The Slippery Slope of Social Responsibility

Chief Executive (U.S.), December 2005 | Go to article overview

The Slippery Slope of Social Responsibility


EDITORIAL

A CHORUS OF VOICES from non-government organizations, shareholder activists and other groups is suggesting that corporations take the lead in addressing social issues around the world. Even the United Nations is pressuring chief executives to expand their social responsibility spending. Kofi Annan, that great paragon of virtue, is arguing that for CEOs, it's "principles" versus "profits."

For a CEO, there is a trap in going down this path (and we are indebted to the Competitive Enterprise Institute in Washington for some of this analysis): The corporation exists to create wealth for shareholders, managers, employees, suppliers and customers. By dispersing wealth to these constituencies, the corporation allows them to go out into the world and advance their values through religious, political and social institutions. The corporation should be evaluated solely on how much money it makes.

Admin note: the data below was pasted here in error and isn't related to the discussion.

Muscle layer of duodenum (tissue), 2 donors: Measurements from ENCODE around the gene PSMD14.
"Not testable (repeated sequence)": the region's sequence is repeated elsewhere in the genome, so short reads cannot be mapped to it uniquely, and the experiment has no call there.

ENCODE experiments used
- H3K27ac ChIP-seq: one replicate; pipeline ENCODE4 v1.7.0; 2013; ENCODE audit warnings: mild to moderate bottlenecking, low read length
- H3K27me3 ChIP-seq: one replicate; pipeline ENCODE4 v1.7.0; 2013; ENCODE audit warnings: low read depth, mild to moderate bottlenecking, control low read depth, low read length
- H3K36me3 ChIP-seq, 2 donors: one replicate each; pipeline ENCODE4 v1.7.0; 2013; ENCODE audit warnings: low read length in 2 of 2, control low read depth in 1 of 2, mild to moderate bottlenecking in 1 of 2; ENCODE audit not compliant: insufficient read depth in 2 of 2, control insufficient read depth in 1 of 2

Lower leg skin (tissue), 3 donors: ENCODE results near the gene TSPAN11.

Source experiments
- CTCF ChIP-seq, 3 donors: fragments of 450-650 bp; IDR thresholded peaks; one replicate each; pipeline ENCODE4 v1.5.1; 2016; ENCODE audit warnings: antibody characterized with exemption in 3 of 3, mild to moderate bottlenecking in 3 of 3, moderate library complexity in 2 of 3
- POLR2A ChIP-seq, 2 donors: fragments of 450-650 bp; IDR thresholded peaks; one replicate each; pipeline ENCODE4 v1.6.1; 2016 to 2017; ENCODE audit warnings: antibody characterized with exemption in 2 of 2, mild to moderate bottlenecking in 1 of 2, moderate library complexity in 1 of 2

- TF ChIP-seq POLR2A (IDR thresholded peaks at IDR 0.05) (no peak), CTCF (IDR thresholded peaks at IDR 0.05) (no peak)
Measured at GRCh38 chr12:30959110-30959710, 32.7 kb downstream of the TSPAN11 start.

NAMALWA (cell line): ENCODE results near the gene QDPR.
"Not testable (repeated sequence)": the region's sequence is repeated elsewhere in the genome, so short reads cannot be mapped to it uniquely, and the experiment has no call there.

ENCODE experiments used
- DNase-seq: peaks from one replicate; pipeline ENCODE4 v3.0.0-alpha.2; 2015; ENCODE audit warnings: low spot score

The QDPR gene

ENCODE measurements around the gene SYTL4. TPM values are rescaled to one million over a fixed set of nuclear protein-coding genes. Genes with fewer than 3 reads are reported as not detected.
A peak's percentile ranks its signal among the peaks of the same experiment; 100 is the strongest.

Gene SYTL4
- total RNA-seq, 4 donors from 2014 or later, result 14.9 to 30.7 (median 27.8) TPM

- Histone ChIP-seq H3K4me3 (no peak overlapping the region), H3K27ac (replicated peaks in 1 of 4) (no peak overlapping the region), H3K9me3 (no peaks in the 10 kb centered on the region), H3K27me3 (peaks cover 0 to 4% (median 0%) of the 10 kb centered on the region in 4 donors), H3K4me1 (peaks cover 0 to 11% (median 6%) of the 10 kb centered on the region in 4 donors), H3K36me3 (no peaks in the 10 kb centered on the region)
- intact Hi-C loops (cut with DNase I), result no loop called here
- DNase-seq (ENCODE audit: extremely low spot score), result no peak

But the social responsibility mavens are arguing that the corporation is a social institution that has a duty to directly address larger problems. It's tempting for CEOs to embrace that view because they have been on the defensive for so many years. Embracing a broad view of social responsibility could be a way to reclaim lost legitimacy.

But it's a slippery slope because once a CEO accepts the argument that he or she has a "social responsibility," the activists will argue that the elimination of poverty and disease, the dismantling of discrimination and the promotion of religious freedom are the responsibility of the corporation.

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